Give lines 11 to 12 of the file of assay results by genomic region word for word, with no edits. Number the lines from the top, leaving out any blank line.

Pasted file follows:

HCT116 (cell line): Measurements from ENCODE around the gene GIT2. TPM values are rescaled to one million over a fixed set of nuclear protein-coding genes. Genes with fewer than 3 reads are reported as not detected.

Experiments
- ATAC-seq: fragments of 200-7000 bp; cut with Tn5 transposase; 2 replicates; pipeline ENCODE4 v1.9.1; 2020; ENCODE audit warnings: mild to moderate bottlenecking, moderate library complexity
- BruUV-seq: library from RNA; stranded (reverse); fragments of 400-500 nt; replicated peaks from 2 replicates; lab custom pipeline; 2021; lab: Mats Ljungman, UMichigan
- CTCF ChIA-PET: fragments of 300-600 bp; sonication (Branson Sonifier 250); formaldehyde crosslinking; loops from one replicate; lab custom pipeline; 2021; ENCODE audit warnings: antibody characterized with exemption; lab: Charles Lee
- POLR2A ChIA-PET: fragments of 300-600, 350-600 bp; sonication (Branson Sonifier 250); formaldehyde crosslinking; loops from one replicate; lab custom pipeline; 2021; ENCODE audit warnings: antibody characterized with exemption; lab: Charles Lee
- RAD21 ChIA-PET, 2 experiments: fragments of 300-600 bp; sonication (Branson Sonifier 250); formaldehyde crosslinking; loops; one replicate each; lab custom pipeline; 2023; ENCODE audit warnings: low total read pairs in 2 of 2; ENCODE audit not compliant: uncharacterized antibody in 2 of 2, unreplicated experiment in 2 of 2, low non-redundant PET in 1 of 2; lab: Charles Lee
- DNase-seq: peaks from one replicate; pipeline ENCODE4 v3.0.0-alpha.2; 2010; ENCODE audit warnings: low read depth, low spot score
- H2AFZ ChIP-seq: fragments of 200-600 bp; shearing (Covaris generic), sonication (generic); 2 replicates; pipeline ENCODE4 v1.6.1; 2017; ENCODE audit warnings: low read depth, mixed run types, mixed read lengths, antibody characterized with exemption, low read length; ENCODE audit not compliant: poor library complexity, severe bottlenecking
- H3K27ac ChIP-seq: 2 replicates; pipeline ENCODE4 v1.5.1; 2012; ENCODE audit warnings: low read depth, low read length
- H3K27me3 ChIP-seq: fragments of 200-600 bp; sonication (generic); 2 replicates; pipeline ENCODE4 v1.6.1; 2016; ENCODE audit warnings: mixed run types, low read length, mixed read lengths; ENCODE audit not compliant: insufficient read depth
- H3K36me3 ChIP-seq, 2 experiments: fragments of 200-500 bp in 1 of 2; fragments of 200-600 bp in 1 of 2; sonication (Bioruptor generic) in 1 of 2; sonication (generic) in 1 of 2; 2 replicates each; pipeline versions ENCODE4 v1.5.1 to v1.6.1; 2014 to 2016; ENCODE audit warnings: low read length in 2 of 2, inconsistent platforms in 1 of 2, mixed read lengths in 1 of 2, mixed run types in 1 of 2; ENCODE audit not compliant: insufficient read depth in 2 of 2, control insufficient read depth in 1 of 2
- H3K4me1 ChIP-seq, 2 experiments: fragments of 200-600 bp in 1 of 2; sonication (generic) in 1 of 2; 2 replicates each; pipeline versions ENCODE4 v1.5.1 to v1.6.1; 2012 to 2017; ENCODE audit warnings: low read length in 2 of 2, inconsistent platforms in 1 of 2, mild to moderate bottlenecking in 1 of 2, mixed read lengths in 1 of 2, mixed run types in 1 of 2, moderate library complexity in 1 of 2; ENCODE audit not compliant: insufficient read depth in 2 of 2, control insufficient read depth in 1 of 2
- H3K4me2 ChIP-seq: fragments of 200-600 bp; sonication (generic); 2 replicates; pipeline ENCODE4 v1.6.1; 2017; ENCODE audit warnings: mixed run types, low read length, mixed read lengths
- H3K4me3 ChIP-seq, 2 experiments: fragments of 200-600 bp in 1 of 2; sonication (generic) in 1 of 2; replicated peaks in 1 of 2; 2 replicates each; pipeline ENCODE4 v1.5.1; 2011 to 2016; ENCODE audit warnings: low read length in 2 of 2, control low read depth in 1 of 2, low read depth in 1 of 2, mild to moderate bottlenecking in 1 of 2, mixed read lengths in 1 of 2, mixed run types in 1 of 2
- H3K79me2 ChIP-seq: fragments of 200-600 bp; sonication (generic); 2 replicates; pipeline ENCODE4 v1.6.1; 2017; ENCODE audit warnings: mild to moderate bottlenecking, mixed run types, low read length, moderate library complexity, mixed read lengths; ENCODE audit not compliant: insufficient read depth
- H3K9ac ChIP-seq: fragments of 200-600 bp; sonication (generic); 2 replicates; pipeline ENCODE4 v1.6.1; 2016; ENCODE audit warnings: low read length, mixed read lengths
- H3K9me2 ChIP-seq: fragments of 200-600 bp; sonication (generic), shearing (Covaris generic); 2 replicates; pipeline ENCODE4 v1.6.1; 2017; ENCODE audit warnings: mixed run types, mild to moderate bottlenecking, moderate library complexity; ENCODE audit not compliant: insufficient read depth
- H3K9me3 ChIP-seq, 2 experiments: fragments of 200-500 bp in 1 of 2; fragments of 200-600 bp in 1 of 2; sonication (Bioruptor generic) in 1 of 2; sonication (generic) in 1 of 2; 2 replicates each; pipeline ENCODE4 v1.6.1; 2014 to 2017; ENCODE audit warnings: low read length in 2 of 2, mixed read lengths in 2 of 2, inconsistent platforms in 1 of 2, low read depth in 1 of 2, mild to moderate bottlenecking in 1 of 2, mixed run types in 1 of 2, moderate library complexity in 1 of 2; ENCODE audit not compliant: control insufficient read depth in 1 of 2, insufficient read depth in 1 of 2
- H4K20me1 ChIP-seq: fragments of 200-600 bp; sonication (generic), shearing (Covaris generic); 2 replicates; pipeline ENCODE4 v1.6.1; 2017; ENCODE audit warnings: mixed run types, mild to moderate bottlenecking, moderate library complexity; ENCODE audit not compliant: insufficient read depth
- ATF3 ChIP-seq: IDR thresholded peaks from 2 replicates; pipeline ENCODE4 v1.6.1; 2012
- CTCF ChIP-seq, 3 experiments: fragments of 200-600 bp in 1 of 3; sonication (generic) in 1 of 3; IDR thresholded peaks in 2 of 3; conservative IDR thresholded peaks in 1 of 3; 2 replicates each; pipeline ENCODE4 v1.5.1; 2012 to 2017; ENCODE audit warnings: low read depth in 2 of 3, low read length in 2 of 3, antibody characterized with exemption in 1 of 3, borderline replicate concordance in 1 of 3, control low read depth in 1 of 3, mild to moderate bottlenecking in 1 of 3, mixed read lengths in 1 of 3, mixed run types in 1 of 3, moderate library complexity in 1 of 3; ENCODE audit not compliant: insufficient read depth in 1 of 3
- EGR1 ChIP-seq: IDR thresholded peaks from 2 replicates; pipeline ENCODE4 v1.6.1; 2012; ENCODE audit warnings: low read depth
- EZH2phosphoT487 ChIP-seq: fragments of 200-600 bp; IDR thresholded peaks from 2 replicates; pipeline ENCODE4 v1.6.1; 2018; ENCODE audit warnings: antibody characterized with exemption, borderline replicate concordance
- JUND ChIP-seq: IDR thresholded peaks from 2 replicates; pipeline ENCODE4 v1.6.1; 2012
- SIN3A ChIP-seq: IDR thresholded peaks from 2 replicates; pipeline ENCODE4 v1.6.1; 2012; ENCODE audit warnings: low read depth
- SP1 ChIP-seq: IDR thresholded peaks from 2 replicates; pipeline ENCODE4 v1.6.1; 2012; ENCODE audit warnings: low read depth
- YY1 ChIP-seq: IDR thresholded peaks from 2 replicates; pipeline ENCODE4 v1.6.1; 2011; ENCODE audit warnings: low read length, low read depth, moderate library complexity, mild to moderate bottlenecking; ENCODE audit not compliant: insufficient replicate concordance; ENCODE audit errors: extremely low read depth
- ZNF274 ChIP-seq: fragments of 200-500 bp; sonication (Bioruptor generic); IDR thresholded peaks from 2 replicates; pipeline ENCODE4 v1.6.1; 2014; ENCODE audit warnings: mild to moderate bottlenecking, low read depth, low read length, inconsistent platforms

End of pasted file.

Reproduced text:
- H3K27me3 ChIP-seq: fragments of 200-600 bp; sonication (generic); 2 replicates; pipeline ENCODE4 v1.6.1; 2016; ENCODE audit warnings: mixed run types, low read length, mixed read lengths; ENCODE audit not compliant: insufficient read depth
- H3K36me3 ChIP-seq, 2 experiments: fragments of 200-500 bp in 1 of 2; fragments of 200-600 bp in 1 of 2; sonication (Bioruptor generic) in 1 of 2; sonication (generic) in 1 of 2; 2 replicates each; pipeline versions ENCODE4 v1.5.1 to v1.6.1; 2014 to 2016; ENCODE audit warnings: low read length in 2 of 2, inconsistent platforms in 1 of 2, mixed read lengths in 1 of 2, mixed run types in 1 of 2; ENCODE audit not compliant: insufficient read depth in 2 of 2, control insufficient read depth in 1 of 2